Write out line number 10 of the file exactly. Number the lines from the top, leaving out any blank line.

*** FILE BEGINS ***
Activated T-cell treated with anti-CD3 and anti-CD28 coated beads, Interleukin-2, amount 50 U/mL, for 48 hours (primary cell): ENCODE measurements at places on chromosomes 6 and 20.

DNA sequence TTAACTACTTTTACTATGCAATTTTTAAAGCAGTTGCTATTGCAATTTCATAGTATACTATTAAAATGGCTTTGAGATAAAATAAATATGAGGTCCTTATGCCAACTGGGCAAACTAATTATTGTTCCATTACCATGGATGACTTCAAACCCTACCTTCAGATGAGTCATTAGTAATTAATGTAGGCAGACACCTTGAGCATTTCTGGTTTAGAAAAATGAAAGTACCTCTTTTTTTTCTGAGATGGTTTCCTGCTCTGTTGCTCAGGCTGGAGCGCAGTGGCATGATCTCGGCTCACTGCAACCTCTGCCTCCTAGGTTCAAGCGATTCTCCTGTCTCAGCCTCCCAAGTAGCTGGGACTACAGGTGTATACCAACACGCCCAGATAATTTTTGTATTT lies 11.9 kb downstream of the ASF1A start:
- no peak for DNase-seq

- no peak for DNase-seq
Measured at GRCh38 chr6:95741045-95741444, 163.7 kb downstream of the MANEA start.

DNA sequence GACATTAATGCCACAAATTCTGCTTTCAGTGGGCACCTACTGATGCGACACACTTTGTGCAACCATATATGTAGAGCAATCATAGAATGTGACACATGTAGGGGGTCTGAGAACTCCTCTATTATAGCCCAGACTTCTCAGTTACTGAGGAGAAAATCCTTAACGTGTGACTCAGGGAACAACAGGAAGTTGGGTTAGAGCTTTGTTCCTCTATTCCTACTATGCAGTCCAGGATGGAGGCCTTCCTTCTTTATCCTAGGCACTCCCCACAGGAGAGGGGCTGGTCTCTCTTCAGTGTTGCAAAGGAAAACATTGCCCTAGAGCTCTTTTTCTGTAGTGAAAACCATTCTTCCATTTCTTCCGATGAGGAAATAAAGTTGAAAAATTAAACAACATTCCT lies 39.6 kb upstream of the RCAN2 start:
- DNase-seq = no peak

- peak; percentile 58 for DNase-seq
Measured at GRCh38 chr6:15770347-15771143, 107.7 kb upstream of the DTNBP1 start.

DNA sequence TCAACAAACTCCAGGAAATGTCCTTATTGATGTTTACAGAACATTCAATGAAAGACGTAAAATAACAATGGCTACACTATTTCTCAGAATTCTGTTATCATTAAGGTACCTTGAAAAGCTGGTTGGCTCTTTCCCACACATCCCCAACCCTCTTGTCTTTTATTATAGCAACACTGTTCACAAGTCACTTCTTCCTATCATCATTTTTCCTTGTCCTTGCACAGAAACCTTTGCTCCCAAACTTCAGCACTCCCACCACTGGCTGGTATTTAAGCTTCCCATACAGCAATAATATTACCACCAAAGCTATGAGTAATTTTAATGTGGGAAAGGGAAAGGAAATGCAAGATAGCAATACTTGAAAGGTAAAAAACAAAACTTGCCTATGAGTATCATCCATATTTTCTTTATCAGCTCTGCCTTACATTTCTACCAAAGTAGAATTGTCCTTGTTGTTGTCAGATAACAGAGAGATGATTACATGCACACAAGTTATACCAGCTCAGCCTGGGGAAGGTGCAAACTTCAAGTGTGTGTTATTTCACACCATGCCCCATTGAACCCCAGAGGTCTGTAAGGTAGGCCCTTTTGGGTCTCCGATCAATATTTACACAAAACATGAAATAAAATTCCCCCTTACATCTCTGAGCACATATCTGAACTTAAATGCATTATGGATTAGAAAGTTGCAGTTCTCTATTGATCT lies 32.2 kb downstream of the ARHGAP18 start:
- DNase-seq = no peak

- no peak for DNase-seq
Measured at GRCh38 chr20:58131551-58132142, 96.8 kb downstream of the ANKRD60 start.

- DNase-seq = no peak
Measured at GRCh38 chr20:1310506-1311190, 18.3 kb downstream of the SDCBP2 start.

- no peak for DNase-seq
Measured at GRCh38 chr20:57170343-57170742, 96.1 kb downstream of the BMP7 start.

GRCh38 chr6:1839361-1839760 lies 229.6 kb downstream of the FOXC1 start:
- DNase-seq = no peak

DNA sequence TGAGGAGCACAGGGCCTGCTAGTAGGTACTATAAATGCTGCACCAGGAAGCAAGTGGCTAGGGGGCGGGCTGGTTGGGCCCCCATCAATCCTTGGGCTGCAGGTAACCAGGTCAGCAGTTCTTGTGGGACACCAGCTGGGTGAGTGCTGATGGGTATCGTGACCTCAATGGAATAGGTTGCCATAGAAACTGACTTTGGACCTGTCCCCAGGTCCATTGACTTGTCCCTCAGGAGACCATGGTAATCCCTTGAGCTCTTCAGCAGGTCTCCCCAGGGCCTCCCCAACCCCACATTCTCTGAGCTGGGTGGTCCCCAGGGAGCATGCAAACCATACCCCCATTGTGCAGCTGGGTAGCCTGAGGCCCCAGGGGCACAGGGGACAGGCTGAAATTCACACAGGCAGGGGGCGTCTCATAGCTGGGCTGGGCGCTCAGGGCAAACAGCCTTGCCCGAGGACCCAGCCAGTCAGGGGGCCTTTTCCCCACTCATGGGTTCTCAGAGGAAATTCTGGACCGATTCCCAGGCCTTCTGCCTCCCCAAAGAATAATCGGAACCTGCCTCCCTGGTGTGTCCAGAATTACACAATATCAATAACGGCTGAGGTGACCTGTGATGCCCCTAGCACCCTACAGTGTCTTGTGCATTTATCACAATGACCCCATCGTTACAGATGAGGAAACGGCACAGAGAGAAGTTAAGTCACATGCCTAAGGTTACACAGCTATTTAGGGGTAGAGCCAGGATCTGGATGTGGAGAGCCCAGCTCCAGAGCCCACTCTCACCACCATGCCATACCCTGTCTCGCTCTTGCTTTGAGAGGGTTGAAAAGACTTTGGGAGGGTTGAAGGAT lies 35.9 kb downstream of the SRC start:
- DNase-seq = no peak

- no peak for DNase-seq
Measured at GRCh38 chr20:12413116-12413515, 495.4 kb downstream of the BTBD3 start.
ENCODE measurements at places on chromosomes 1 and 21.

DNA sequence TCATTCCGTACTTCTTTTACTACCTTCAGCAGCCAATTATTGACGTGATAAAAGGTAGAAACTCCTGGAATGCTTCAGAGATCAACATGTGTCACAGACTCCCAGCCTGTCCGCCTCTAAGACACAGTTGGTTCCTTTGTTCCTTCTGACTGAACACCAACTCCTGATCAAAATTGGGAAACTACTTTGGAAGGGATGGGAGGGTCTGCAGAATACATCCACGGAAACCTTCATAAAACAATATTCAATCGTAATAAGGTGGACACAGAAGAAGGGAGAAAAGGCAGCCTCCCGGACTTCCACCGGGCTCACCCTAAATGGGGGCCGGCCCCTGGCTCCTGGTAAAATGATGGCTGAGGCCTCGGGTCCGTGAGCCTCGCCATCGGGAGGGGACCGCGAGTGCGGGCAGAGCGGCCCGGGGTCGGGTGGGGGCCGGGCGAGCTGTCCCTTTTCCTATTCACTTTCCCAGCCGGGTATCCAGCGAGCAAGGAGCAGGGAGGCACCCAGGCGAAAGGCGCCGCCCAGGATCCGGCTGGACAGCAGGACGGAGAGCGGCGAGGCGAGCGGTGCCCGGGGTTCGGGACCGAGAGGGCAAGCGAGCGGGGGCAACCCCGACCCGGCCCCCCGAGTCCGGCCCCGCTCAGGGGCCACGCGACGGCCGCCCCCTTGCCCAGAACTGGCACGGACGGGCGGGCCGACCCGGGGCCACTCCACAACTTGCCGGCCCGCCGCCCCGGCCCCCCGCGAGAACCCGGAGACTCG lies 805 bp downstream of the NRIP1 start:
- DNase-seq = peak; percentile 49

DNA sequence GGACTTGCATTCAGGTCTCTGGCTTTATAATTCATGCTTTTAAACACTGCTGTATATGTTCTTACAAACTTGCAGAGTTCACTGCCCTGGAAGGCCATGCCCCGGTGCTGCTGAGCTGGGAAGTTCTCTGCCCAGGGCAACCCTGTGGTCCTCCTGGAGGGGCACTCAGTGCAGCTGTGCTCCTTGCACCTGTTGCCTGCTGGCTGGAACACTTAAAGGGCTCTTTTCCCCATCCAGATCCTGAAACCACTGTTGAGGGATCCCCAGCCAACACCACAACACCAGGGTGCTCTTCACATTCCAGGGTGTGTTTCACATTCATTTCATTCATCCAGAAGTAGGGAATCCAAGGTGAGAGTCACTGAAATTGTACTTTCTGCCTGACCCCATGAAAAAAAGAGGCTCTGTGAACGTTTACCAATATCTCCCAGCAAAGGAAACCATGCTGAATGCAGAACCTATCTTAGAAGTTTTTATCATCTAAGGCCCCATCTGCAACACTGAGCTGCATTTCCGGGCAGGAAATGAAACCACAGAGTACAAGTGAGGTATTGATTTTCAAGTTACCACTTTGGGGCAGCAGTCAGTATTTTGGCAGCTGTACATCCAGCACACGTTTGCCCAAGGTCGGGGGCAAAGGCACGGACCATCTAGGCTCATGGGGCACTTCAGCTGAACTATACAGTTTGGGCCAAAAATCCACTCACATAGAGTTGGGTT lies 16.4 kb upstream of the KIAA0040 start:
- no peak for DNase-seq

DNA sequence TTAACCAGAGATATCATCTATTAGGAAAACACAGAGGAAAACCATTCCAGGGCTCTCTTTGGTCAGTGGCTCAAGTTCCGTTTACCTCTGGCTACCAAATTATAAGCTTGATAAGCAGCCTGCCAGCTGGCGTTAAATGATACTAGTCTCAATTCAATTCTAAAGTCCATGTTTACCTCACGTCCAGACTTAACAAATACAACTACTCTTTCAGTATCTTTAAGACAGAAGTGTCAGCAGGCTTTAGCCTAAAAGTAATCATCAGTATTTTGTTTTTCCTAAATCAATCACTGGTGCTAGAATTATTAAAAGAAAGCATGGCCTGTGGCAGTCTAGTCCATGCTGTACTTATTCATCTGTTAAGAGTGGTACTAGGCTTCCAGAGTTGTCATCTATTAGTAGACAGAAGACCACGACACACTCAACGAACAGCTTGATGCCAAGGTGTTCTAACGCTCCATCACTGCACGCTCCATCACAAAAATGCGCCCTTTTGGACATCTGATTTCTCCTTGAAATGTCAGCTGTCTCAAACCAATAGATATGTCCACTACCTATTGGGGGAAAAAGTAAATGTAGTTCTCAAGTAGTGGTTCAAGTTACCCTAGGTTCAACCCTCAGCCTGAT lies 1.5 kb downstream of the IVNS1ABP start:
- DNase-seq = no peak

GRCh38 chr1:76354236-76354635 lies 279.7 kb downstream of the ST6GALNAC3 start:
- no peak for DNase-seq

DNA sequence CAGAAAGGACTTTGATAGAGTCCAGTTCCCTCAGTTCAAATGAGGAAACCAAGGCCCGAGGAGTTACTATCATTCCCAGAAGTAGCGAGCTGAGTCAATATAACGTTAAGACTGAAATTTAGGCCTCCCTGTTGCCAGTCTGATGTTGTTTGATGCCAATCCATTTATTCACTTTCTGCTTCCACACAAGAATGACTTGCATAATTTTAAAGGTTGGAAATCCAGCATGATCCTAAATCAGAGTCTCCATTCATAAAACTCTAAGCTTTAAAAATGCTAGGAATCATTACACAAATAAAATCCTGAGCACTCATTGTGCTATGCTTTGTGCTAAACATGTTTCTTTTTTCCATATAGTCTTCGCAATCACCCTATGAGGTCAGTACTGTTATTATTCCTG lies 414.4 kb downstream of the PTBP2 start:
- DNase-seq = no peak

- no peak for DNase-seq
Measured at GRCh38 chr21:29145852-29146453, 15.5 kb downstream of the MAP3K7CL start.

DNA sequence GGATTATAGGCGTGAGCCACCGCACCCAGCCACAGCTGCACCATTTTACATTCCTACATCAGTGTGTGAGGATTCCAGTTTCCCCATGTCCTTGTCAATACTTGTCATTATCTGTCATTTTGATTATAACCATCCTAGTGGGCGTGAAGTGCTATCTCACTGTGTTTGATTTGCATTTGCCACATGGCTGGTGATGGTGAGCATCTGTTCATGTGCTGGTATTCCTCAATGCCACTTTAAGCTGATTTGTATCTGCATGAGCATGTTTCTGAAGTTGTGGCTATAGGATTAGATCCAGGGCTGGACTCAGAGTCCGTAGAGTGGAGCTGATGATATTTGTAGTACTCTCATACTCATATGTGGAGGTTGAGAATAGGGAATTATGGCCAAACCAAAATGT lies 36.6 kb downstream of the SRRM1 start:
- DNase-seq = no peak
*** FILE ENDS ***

DNA sequence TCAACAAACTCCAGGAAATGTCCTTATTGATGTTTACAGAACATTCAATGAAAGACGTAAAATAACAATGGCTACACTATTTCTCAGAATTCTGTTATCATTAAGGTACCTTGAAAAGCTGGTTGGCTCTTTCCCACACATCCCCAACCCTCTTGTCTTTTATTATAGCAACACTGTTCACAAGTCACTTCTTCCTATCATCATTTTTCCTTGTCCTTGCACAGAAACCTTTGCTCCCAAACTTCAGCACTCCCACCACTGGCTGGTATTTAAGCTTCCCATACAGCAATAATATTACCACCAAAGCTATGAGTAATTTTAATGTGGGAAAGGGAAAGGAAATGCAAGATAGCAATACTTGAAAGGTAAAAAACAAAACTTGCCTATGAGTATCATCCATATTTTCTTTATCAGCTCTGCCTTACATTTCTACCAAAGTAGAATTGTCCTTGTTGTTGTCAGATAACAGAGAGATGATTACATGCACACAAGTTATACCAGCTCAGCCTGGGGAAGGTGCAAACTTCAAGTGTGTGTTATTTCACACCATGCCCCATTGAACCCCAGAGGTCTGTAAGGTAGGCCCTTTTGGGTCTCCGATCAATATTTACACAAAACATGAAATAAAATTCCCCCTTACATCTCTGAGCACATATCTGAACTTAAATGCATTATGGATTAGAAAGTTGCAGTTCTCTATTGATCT lies 32.2 kb downstream of the ARHGAP18 start: